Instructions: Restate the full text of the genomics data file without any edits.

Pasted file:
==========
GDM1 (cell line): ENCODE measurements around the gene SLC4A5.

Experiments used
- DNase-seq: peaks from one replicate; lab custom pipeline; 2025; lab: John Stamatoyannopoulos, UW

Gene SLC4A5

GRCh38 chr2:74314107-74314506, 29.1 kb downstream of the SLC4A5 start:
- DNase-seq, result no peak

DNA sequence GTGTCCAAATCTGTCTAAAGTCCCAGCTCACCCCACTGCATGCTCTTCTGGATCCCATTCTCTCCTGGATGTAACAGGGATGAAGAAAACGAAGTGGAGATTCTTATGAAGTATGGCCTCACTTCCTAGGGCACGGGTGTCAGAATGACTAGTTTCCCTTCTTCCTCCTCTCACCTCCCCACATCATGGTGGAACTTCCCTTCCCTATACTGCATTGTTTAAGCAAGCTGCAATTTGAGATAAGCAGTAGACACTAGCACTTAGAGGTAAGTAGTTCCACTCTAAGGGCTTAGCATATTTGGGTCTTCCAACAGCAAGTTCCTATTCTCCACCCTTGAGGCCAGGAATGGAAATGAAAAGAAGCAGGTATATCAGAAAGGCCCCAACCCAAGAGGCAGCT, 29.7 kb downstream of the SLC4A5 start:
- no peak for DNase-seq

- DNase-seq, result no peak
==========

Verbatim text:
GDM1 (cell line): ENCODE measurements around the gene SLC4A5.

Experiments used
- DNase-seq: peaks from one replicate; lab custom pipeline; 2025; lab: John Stamatoyannopoulos, UW

Gene SLC4A5

GRCh38 chr2:74314107-74314506, 29.1 kb downstream of the SLC4A5 start:
- DNase-seq, result no peak

DNA sequence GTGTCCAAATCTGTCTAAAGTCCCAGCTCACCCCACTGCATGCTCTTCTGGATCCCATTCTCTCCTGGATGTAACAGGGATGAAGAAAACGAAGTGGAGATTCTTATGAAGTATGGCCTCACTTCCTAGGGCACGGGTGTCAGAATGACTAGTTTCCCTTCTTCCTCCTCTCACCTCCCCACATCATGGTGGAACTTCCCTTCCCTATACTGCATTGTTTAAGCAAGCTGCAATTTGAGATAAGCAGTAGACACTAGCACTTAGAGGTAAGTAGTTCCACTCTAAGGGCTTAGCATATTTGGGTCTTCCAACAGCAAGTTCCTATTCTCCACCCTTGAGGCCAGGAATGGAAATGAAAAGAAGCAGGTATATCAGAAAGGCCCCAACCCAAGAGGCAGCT, 29.7 kb downstream of the SLC4A5 start:
- no peak for DNase-seq

- DNase-seq, result no peak